Life and Death: Twilight Reimagined Read Online by by Stephenie Meyer Page 65 You are reading novel: Life and Death: Twilight Reimagined at Page 65 - Free Read Novels

Life and Death: Twilight Reimagined (Page 65)

“I’m not going to the dance, Dad.”

“Didn’t anyone ask you?” he asked, his eyes focused on the plate.

“It’s not my thing,” I reminded him.

“Oh.” He frowned as he dried his plate.

I wondered if he was worried about me being a social outcast. Maybe I should have told him I had lots of invitations. But that would obviously backfire. He wouldn’t be very happy if he knew I’d turned them all down. Then I would have to tell him that there was a girl… who hadn’t asked me… and obviously I didn’t want to get into that.

Which got me thinking about prom and Taylor and the dress she already had and Logan’s attitude toward me and that whole mess. I wasn’t sure what I was supposed to do. In any universe, I wasn’t going to prom. In a universe where Edythe Cullen existed, I wasn’t going to be interested in any other girl. It wasn’t fair to just go along with Taylor’s plan when my heart wasn’t in it. The problem was figuring out how.…

Charlie left then, with a goodbye wave, and I went upstairs to brush my teeth and gather my books. When I heard the cruiser pull away, I could only wait a few seconds before I had to look out of my window. The silver car was already there, waiting in Charlie’s spot on the driveway. I took the stairs three at a time and was out the door in seconds. I wondered how long this strange routine would continue. I never wanted it to end.

She waited in the car, not appearing to watch as I shut the door behind me without bothering to lock the deadbolt. I walked to the car, then hesitated for just a second before I opened the door and climbed in. She was smiling, relaxed—and, as usual, so perfect it was painful.

“Good morning. How are you today?” Her eyes roamed over my face, like the question was something more than simple courtesy.

“Good, thank you.” I was always good—much more than good—when I was close to her.

Her gaze lingered on the circles under my eyes. “You look tired.”

“I couldn’t sleep,” I admitted.

She laughed. “Neither could I.”

The engine purred quietly to life. I was getting used to the sound. The roar of my truck would probably scare me the next time I drove it.

“I guess that’s right,” I said. “I probably did get more sleep than you.”

“I would wager you did.”

“So what did you do last night?”

She laughed. “Not a chance. It’s my day to ask questions.”

“Oh, that’s right.” My forehead creased. I couldn’t imagine anything about me that would be interesting to her. “What do you want to know?”

“What’s your favorite color?” she asked, totally serious.

I shrugged. “It changes.”

“What is it today?”

“Um, probably… gold, I guess.”

“Is there anything material behind your choice, or is it random?”

I cleared my throat self-consciously. “It’s the color of your eyes today. If you asked me in a week, I’d probably say black.”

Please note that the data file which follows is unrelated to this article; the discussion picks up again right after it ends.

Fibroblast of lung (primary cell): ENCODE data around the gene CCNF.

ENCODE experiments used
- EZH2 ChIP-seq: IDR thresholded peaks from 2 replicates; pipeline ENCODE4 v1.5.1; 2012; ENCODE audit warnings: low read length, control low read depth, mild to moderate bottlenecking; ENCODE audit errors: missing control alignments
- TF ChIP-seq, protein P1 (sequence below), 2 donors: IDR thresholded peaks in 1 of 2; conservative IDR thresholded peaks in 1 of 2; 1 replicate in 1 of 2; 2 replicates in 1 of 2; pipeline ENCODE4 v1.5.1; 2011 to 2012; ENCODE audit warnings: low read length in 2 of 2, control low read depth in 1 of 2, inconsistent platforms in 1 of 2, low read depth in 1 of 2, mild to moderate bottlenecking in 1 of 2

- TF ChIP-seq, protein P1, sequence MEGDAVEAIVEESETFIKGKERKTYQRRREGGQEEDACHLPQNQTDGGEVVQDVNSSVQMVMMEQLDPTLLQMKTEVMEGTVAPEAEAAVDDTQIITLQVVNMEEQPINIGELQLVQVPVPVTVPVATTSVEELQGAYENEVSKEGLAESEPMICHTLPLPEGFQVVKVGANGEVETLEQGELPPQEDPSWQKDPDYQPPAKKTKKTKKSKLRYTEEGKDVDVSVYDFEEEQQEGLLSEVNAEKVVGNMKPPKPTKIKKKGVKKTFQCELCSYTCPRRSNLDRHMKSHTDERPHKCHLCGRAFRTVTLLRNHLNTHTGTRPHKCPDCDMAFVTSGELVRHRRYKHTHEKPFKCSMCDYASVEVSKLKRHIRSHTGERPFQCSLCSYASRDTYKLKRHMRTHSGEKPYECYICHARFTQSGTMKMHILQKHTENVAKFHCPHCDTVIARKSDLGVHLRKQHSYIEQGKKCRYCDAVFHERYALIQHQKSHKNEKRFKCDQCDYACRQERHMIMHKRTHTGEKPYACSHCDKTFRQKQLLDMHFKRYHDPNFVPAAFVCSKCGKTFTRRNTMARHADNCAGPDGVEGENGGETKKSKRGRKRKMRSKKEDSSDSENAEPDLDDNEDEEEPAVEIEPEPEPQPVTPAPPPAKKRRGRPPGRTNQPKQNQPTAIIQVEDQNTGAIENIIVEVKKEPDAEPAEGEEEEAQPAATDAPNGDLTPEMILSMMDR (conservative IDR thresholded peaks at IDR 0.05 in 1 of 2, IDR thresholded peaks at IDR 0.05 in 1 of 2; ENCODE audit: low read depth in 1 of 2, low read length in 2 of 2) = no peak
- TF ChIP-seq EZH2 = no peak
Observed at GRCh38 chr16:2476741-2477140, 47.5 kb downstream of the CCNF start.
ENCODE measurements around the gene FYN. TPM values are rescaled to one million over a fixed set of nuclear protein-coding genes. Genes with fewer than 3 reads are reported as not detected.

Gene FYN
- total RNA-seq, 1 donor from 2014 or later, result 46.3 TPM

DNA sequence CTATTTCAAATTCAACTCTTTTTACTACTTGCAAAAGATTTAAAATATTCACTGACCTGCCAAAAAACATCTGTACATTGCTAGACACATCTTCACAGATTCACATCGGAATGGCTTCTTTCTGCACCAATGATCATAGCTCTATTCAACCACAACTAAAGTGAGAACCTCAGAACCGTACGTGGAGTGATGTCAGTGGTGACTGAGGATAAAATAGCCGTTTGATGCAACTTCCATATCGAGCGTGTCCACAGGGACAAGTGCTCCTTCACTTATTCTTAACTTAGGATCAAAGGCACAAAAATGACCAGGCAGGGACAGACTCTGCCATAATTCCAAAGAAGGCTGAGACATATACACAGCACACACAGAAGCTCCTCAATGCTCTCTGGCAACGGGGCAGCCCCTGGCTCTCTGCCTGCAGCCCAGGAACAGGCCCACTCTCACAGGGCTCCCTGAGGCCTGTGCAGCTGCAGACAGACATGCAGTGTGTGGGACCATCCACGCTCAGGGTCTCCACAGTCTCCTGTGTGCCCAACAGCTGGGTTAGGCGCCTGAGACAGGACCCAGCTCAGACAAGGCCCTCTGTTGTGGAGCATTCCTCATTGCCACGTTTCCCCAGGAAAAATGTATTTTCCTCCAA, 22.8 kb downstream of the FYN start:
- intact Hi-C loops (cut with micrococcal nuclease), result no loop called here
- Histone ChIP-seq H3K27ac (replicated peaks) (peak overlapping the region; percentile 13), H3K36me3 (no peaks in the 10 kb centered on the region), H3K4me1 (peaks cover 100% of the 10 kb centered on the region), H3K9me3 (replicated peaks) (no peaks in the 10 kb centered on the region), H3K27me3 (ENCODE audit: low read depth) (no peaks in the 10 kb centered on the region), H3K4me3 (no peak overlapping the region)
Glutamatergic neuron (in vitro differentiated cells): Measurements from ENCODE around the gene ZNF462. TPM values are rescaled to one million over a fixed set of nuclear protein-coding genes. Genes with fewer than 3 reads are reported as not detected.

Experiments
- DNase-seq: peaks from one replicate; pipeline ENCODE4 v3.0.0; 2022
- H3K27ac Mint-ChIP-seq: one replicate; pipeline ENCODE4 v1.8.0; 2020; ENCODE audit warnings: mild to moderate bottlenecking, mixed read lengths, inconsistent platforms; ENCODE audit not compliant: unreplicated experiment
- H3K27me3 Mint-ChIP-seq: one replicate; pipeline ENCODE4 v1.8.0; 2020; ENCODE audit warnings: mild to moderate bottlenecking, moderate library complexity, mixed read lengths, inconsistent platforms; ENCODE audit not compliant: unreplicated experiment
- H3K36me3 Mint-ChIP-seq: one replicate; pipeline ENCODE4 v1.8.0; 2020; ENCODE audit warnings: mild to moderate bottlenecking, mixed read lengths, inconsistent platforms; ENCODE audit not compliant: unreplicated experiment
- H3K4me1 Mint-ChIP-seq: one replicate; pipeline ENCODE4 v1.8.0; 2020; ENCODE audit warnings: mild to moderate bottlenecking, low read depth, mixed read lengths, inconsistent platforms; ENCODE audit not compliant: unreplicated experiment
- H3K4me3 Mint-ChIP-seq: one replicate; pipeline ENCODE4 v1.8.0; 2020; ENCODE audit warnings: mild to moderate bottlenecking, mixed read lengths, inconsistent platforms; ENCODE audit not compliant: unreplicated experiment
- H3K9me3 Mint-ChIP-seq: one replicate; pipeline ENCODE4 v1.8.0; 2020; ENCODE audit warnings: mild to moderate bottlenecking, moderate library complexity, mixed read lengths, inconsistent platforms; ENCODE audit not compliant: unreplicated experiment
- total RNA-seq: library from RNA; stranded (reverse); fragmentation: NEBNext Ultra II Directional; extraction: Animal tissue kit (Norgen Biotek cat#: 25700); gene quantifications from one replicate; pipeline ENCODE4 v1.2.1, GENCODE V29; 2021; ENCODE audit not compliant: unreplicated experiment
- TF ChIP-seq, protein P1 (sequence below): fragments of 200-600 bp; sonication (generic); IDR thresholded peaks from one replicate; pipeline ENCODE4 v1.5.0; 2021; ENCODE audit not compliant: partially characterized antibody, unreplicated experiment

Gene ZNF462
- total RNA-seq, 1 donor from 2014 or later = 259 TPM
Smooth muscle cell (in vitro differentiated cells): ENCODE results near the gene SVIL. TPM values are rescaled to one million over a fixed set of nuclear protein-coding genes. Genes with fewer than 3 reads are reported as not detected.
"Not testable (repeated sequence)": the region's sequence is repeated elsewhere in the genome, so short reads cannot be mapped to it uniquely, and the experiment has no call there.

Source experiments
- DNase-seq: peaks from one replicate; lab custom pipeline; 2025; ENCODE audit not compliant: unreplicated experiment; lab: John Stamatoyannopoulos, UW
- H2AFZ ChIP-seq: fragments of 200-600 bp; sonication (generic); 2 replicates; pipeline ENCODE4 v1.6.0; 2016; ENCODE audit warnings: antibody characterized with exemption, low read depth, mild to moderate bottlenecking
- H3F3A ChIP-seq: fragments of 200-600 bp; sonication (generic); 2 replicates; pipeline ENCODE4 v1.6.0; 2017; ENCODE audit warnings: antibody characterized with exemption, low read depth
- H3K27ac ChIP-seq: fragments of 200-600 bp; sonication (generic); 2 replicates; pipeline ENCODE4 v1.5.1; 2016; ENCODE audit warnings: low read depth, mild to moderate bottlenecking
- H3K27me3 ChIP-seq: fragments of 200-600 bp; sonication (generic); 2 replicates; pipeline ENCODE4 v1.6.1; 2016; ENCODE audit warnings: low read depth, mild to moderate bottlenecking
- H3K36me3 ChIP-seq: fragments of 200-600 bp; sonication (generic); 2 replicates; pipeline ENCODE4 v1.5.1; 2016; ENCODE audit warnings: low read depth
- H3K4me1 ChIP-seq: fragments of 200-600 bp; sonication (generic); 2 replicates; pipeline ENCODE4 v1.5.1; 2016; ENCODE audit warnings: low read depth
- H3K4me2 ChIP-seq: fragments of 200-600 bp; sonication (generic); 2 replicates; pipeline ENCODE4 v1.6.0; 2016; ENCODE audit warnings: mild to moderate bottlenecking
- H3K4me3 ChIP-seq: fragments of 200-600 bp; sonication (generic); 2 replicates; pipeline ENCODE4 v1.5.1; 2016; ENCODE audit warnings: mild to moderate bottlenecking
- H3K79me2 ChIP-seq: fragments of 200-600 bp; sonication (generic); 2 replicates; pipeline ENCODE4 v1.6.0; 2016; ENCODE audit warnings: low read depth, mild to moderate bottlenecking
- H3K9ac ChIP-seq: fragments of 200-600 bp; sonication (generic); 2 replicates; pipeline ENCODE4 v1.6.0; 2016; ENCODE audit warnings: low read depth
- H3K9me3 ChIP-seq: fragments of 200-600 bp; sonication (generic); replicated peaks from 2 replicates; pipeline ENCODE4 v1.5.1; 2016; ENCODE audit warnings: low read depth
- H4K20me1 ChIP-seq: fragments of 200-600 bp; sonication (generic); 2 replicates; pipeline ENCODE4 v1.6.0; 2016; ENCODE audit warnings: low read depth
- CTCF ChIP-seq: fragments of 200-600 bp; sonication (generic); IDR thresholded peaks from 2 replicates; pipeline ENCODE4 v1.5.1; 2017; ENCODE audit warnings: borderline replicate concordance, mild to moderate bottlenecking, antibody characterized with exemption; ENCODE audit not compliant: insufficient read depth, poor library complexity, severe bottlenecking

She gave me a look that I didn’t entirely understand, but before I could ask, she was on to her next question.

“What music is in your CD player right now?”

I had to think about that one for a second, until I remembered that the last thing I’d listened to was the CD Phil had given me. When I said the name of the band, she smiled and opened a hatch under the car’s CD player. She pulled out one of the dozens of CDs that were packed into the small space, and handed it to me. It was the same CD.

“Debussy to this?” she asked, raising an eyebrow.

It continued like that for the rest of the day. While we walked between classes and all through the lunch hour, she questioned me without a break. She wanted to know about every insignificant detail of my existence. Movies I’d liked and hated, the few places I’d been and the many places I wanted to go, and books—so many questions about books.

I couldn’t remember the last time I’d talked so much. I felt self-conscious the whole time, knowing I had to be boring her. But she always seemed on the edge of her seat waiting for my answers, she always had a follow-up question, she always wanted more. So I went along with the psychoanalysis, since it seemed to matter to her.

When the first bell rang, I sighed deeply. It was time. “There’s one question you haven’t asked me yet.”

“More than one, actually, but which specific one are you looking for?”

“The most embarrassing thing I’ve ever done.”

She grinned. “Is it a spectacular story?”

“I’m not sure yet. I’ll tell you in five minutes.”

I shoved away from the table. Her eyes were bright with curiosity.

At my usual table, my friends were all just getting to their feet. I walked toward them.

Patches of red flared in my cheeks, but that was probably okay. I was supposed to look emotional. Anyway, the pretty guy in the melodramatic soap my mom used to watch religiously looked fired up when he did this scene. Thanks to him, at least I had a general outline for my script, embellished by something I’d once thought about Edythe; I wanted to keep this flattering.

Jeremy noticed me first, and his eyes were speculative. They flashed from my red face to where Edythe was and back to me.

“Taylor, can I have a minute?” I said as I walked up to her. I didn’t say it quietly.

She was right in the very middle of the cluster. Logan turned to glower at me with his fishy green eyes.

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